Buscar en
Spanish Journal of Legal Medicine
Toda la web
Inicio Spanish Journal of Legal Medicine Toxicological aspects of chemsex
Journal Information
Vol. 47. Issue 2.
Pages 74-80 (April - June 2021)
Visits
223
Vol. 47. Issue 2.
Pages 74-80 (April - June 2021)
Review
Full text access
Toxicological aspects of chemsex
Aspectos toxicológicos del chemsex
Visits
...
María Luisa Soria
Servicio de Garantía de Calidad, Departamento de Sevilla del Instituto Nacional de Toxicología y Ciencias Forenses, Sevilla, Spain
Article information
Abstract
Full Text
Bibliography
Download PDF
Statistics
Abstract

Chemsex is a phenomenon in which the consumption of drugs is associated with the practice of sex, mainly among men who have sex with men (MSM).

Methamphetamine, mephedrone and GHB/GBL are the most commonly abused drugs in “sex parties”. However, the recent introduction of new psychoactive substances may have changed the pattern of consumption. The severity of this problem, as well as the frequency of this pattern of consumption in communities other than the above mentioned, remain unknown.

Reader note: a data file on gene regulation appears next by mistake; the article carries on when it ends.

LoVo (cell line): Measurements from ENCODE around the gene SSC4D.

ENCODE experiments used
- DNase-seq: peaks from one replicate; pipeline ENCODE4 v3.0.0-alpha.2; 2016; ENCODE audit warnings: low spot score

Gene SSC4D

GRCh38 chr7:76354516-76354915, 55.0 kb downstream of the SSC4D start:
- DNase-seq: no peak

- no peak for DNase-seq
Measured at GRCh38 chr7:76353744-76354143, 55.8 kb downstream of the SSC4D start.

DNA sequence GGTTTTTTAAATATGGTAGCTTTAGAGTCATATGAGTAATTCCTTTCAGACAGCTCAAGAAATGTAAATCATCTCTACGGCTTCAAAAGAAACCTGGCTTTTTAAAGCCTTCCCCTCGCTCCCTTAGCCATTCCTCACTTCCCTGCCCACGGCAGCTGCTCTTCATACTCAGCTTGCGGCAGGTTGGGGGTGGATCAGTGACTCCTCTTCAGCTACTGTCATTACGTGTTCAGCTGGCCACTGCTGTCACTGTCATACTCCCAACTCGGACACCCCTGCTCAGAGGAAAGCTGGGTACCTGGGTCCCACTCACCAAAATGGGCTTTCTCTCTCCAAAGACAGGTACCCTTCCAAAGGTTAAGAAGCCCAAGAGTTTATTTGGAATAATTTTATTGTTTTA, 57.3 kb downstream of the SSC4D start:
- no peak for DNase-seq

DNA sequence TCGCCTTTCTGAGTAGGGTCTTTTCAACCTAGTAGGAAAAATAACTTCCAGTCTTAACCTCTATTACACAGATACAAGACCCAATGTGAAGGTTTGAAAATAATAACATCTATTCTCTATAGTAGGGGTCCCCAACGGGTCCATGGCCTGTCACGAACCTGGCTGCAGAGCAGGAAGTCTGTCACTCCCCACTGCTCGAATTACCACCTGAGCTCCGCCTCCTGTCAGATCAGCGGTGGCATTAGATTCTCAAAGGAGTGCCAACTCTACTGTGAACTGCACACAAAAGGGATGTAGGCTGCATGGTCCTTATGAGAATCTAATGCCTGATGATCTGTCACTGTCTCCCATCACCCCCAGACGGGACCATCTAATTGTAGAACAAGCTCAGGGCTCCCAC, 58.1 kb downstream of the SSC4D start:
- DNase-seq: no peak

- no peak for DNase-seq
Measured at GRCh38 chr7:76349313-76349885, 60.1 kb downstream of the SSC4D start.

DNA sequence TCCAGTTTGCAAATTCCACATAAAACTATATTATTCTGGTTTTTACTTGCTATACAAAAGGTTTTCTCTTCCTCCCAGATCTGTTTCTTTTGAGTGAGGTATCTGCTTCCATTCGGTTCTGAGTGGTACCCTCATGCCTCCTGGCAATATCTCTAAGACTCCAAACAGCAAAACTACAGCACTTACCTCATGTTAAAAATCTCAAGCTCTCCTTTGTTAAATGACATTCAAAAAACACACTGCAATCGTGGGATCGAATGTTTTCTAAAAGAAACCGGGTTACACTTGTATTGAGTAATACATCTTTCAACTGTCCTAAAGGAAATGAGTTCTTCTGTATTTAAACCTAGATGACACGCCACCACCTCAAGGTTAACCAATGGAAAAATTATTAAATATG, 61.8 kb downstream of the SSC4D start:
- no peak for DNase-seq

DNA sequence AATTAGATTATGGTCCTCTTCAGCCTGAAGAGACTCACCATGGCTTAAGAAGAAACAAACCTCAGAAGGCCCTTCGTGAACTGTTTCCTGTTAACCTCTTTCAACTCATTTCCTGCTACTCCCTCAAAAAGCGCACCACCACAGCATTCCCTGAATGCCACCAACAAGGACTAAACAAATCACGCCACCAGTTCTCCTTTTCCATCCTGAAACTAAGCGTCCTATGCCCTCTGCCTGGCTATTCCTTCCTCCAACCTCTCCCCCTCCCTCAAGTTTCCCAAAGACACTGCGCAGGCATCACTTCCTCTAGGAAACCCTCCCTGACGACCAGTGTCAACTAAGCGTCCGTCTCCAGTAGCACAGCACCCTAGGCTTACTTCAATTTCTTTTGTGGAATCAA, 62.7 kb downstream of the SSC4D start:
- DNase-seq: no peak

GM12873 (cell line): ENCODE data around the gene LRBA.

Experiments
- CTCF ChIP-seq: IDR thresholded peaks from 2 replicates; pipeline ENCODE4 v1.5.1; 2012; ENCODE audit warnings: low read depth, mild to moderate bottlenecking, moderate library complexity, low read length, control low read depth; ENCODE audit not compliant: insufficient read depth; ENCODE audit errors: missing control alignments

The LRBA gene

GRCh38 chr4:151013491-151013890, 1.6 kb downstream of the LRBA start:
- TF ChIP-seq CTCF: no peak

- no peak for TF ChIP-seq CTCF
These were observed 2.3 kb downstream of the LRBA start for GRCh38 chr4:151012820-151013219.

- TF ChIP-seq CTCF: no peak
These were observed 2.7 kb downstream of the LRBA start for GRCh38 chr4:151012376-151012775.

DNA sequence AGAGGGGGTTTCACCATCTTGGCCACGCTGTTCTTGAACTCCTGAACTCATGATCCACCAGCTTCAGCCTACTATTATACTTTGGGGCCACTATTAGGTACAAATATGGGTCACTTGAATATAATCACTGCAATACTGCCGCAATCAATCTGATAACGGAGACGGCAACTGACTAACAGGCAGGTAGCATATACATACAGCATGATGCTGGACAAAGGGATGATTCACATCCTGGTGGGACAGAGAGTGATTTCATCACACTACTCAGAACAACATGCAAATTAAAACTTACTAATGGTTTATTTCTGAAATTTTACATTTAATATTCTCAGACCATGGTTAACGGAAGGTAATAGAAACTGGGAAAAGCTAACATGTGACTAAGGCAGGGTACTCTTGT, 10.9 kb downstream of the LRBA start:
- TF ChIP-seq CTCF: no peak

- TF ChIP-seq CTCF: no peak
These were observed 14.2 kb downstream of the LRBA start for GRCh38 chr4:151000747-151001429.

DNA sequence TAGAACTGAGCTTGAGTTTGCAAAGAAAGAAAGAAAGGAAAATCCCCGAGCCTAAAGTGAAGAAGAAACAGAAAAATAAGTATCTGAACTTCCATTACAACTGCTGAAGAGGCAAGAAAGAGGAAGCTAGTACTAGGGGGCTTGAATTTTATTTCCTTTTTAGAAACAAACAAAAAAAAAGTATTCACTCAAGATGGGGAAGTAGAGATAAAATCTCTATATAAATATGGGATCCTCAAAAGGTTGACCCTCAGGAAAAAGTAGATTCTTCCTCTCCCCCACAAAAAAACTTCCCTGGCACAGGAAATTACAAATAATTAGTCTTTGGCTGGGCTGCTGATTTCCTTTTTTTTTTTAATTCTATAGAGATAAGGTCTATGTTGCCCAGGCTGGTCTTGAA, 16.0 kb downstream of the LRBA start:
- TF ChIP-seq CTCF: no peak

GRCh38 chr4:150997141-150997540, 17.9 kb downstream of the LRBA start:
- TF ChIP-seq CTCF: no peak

Although this review presents a toxicological approach to chemsex, sexually transmitted diseases or mental health problems as a result of chemsex play a key role in the holistic understanding of this phenomenon and appropriate actions must be taken to address the problem and its consequences.

Keywords:
Chemsex
Drugs
New psychoactive substances
Resumen

El chemsex es un fenómeno en el que la práctica del sexo, mantenido fundamentalmente entre hombres, se asocia el consumo de drogas (HSH).

La trilogía de drogas conocidas como las más frecuentes en estos casos son la metanfetamina, mefedrona y GHB/GBL, aunque más recientemente la introducción de las nuevas drogas psicoactivas puede que haya cambiado el patrón de consumo desconociéndose tanto la dimensión como si su práctica es también frecuente fuera de la comunidad antes referida.

Aunque esta revisión presenta un enfoque toxicológico del chemsex, problemas relacionados como las enfermedades de transmisión sexual o problemas de salud mental, tienen un papel muy relevante e implican la comprensión holística de este fenómeno. Las medidas a tomar deben abordar el problema y sus consecuencias.

Palabras clave:
Chemsex
Drogas
Nuevas drogas psicoactivas
Full Text
Introduction

Chemsex refers to the consumption of stimulating substances in association with the practice of sex in the population of men who have sex with men (MSM).1 One particular form of chemsex is slamming, which is considered to be the hard side of chemsex. It is characterised by the administration of psychostimulant drugs by intravenous injection, with the additional problem of shared syringes. Another form is bloody slamming, which consists of introducing blood into the syringe used to share a drug.